The Churchill Arts Council’s annual Holiday Art Bar and Open House is tonight at the Art Center from 5-9 p.m.
Two new shows will be on view, so plan on stopping by to check out the new shows and have a cup of holiday cheer.
The Classroom Gallery will feature the Lahontan Valley Invitational, recent works by Fallon artists including pieces by Lori Bishop, James Edwin Buff, Jr., Judy Carlson, Marcia Ernst, Barbara Glenn, Linda Hammond, Edith A. Isidoro Mills, Sheree Jensen, Denise Johnson, Sonya Johnson, Gwynne Matlavage, Larry Neel, Michele Nelsen, April Oakden, Robert Petertsen, Skp Reeves, Sarah Wharton Riggle, Jo Robinson, Tom Robinson, Kimberly Rowlett, Jaime Sammons, Kevin Sammons, Suzanne Slaybaugh and Rhiannon Stephens.
The E.L. Wiegand Gallery will present “Eye Need Nevada,” selected photographic works from four decades of peregrinations in, around and about Nevada by Jack Fulton. Fulton for many years headed up the photography program at the San Francisco Art Institute and the works are in a variety of photographic media, from film and digital to blueprints.
New albums out
Two of our most talented singer-songwriters — Leonard Cohen and Lucinda Williams — have new albums out.
Cohen’s “Popular Problems” (Columbia) is the artist’s thirteenth studio album and its stripped down format presents some of Cohen’s best efforts, similar to his previous album, “Old Ideas” but even more stark, direct and, occasionally, downright hymn-like.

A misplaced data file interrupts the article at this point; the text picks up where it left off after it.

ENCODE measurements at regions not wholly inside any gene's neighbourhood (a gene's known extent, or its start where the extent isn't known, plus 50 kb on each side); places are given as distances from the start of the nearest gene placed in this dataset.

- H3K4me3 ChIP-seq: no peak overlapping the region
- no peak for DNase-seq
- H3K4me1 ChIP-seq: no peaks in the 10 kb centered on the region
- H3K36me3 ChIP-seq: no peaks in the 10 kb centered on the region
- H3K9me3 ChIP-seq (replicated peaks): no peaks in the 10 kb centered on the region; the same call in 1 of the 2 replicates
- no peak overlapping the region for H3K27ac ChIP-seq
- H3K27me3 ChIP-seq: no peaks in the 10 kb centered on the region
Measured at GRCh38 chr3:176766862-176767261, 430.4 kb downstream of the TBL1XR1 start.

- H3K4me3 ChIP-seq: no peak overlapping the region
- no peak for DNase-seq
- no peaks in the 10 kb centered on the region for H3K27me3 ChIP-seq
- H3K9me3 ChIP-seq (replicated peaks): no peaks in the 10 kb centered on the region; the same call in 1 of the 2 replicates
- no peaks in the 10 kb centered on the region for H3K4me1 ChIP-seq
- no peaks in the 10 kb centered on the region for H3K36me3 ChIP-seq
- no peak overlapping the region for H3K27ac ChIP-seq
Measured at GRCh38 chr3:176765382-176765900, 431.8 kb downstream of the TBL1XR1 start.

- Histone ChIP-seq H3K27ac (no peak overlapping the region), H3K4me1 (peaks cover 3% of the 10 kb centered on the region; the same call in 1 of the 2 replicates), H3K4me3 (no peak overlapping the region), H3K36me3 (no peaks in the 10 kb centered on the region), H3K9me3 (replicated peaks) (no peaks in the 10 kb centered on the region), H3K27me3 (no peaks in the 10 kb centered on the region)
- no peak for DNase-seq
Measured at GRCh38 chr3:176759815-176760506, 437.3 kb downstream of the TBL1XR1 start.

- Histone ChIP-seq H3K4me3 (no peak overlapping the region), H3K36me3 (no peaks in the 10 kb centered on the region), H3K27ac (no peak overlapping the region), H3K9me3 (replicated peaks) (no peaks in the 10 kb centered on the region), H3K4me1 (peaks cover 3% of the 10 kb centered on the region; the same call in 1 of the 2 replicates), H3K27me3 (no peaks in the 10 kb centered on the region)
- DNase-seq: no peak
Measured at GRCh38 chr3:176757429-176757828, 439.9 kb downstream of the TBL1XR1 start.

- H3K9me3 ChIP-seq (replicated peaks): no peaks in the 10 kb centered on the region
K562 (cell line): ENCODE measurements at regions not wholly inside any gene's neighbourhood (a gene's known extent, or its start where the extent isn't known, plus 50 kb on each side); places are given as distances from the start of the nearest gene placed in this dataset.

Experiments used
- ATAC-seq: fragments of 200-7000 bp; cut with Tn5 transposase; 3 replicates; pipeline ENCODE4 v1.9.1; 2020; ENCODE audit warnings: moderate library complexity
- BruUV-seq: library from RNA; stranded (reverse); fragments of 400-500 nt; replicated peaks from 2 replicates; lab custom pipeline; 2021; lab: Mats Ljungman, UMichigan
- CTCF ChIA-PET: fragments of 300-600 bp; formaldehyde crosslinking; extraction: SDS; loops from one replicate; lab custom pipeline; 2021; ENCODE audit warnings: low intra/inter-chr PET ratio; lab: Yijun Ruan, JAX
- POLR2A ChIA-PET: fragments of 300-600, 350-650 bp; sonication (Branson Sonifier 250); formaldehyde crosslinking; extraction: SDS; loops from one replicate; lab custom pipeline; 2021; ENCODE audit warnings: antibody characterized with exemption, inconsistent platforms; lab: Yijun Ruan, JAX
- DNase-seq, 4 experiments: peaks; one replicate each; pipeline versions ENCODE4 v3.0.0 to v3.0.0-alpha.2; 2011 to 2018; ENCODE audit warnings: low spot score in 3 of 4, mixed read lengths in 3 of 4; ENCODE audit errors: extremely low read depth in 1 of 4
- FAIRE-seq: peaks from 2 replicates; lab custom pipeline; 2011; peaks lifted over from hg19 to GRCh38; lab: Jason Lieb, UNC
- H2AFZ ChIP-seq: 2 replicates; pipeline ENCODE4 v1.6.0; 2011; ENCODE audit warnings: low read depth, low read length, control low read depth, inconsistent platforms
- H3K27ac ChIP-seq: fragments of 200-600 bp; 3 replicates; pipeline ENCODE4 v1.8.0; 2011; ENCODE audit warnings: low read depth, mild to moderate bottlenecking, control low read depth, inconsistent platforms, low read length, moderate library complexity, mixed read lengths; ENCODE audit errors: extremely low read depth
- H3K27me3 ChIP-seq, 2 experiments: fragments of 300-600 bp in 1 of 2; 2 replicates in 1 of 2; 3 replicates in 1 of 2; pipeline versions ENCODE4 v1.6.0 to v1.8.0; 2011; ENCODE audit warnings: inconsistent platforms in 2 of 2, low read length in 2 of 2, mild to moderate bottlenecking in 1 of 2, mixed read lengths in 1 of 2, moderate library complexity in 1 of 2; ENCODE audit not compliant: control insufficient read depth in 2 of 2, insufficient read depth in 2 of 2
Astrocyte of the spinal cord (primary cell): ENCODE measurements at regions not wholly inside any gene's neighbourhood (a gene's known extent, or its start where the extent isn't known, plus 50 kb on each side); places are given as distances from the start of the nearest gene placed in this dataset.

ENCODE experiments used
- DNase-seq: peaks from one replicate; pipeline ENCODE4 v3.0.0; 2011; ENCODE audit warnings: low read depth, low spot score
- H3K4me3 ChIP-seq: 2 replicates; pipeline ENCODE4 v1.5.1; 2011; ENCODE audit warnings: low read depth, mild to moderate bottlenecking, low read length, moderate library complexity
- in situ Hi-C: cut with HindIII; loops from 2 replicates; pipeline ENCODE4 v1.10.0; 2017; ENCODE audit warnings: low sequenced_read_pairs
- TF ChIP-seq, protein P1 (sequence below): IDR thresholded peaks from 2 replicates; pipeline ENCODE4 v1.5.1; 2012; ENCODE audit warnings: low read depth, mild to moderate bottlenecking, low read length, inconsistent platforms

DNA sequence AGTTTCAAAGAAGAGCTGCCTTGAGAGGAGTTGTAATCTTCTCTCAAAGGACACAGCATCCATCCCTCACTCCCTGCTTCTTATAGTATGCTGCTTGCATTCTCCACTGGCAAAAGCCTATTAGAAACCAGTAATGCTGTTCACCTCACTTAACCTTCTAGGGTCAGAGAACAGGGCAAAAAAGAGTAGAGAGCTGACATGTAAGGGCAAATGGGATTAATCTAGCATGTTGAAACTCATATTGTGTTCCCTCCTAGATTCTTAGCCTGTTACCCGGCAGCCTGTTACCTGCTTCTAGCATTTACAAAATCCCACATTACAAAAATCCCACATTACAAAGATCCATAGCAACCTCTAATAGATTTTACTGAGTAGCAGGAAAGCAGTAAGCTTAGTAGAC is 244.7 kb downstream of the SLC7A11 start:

And then there is his use of female back-up singers as a kind of eerie counterpoint to his smoky, middle-of-the-night meditations on a variety of subjects from love, where he wonders if he ever did love you and did it really matter, to matters of salvation, his and ours, which he finds are “almost like the blues.”
One aphorism lands on top of another with a kind of weary and deeply moving grace, he likes it slow rather than fast.
Lucinda Williams new double CD album is “Down Where The Spirit Meets The Bone” (Highway 20 Records).
The album is steeped in the music and sights of the rural, American south where her roots, literally and metaphorically lie. And, there’s more than a tad bit of Southern Gothic, good and evil, in her tales of real, but fractured, lives of people who are looking for a kind of redemption way down deep, as the title suggests.
It’s as strong musically, some rock, some blues, as it is lyrically—gritty, literate, to the point and unpretentious — one of her best efforts, and it’s highly recommended
Kirk Robertson covers the arts for Churchill Arts Council.